By taking part in such efforts, Social Science students and faculty extend a real sense of kinship to the community. Teaching not only from the classroom but through community engagement, the School of Social Sciences hopes to continue its efforts during the next academic year to strive for the education and progress of the community.
Social Sciences on Tap
Summer-like weather on Thursday, April 13, 2017, brought a full audience, both inside and out, to the dining area of the New Albanian Cafe and Brewhouse on Bank Street. Members of the community along with IU Southeast students, faculty and alumni mingled while dining on burgers and craft beer.
Indiana University Southeast began partnering with the New Albanian Brewing Company in December 2016 to host “Social Sciences on Tap,” an informative event on the second Thursday of every month. Faculty from the School of Social Sciences discuss relevant local, national, and global topics with the community. Various topics have included the future of Cuba after Fidel Castro, the formula for making successful small talk, neuro-enhancements, and the criminalization of women. The primary goal of this event has been to encourage meaningful discussion within the community.
April’s guest speaker was Dr. Quinn Dauer, Assistant Professor of History. He discussed the events surrounding the 2010 Haitian Earthquake and other natural disasters, followed by a Q & A session with those in attendance. The talk was timely, given the rise in tornados and other natural disasters as the United States entered storm season. Dr. Dauer stressed the human element in creating disasters, noting “disasters are not natural. Humans, in the way they have built their environment, create the conditions for disaster.”
“Social Sciences on Tap” will continue during the 2017-2018 school year, beginning in September, when Dr. Jean Abshire will discuss changes in European politics. To stay abreast of the most recent events, check out IU Southeast’s Social Sciences home page and our Facebook page.
Social Sciences Forum
Engaging the Community
Progress implies change, and change is something that our country has experienced plenty of in the past year. Whether or not you consider these changes to be positive or negative, it is safe to say that they have acted as catalysts for demonstrations of passion and explorations of truth. In an effort to bring our students and community members more in touch with some of these pressing topics, the School of Social Sciences continues its tradition of hosting free, informational forums. These forums are set up as panel discussions at which topic-experts from the university speak and share their knowledge.
The first forum, “Taking a Knee and Taking a Stand: A Discussion of the Black Lives Matter Movement,” took place on October 26, 2016. Dr. Elizabeth Gritter, Assistant Professor of History, Dr. Veronica Medina, Assistant Professor of Sociology, and Dr. Jennifer Ortiz, Assistant Professor of Criminology and Criminal Justice, served as the forum’s panel leaders. The historical background and causes of the movement were among topics discussed as well as the involvement of athletes, entertainers, and other prominent figures. The forum aimed to give attendees greater context for understanding the issues surrounding the Black Lives Matter Movement.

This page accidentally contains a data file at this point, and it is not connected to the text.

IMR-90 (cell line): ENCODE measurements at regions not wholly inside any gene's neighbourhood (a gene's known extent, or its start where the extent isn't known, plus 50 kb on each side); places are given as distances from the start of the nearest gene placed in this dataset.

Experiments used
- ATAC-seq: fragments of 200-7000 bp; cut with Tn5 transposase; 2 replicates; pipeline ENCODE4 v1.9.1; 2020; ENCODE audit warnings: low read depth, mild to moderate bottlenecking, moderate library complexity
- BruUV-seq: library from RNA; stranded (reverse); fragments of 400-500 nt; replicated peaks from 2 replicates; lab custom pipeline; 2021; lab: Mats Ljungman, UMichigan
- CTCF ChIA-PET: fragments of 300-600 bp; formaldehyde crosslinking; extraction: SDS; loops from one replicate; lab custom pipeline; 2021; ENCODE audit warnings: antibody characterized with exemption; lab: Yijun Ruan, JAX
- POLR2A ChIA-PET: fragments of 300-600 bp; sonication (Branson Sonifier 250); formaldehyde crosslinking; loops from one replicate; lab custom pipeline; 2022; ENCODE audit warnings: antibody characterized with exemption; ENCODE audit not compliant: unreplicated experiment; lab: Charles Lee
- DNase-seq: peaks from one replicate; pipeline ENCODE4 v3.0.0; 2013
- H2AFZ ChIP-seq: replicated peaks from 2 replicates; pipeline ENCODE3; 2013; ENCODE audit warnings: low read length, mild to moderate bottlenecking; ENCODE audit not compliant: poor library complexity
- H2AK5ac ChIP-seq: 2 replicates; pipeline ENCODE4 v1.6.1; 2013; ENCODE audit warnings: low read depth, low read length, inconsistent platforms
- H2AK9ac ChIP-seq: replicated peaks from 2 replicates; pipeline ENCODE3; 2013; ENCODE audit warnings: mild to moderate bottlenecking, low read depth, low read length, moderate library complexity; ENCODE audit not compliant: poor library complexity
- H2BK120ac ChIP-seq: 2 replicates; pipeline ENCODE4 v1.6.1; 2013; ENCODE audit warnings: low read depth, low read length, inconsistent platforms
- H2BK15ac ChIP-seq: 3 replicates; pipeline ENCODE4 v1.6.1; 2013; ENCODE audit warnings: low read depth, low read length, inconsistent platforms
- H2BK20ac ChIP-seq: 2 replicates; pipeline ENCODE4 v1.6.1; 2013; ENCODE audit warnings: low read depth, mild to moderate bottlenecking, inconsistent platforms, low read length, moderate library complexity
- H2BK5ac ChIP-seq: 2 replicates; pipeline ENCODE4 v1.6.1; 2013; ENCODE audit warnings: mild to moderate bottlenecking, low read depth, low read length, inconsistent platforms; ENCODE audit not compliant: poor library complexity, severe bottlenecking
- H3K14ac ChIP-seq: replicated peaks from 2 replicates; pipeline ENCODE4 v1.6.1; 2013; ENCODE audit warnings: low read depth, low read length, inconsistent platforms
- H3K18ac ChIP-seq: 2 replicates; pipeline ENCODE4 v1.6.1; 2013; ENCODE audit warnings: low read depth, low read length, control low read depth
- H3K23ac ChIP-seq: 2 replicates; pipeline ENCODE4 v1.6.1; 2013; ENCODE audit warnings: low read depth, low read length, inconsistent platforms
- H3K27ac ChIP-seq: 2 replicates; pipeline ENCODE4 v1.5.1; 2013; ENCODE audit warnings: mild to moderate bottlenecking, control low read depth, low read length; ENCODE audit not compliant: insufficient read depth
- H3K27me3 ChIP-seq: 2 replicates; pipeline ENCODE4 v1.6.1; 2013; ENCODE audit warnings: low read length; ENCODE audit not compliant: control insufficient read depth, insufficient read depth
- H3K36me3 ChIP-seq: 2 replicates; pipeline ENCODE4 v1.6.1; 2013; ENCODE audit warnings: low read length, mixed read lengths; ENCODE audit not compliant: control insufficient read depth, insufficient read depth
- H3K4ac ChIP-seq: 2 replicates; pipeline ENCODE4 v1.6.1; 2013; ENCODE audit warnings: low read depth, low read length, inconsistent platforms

The second forum hosted by the School, “Fake News: The Death of Truth?” occurred on March 1, 2017. The team of panelists included Dr. Jane Dailey, Visiting Assistant Professor of Public Relations, Dr. Adam Maksl, Assistant Professor of Journalism, and Dr. Valérie Scott, Senior Lecturer in Psychology. The forum delved into various ideas surrounding the topic of fake news, such as the importance of being media literate and the implications fake news can have on the practice of public relations. The panel also discussed the role of psychology in interpreting what is true and what is untrue.
Discussions of the Black Lives Matter movement and fake news were great opportunities to bring the skills and knowledge of the School of Social Sciences outside of the classroom. According to Dr. Scott, who appeared at the Fake News event, cognitive and social psychology have contributed much understanding to the psychological mechanisms―in this case, judgment biases―that help to make misrepresentations so successful. She described how confirmation bias, the tendency to interpret evidence to support pre-existing beliefs while ignoring conflicting information, is one phenomenon that makes well-targeted falsehoods stick.
The Black Lives Matter Movement and fake news have had significant impacts on our society. In the School of Social Sciences, we believe progress is made when people choose to become educated on such topics, rather than ignore them and the perspectives of others. It has been and will always be our purpose to give our students and the community a chance to become more empathetic and more critical thinkers.
We are hopeful that the next forum will bring yet another chance for progress. To stay in touch with future Social Science Forum events, check out our Facebook page or visit our website.
From Indiana to Cuba, Dr. Cliff Staten
Alumni attending Social Sciences on Tap often light up when they run into Dr. Cliff Staten, Professor of Political Science and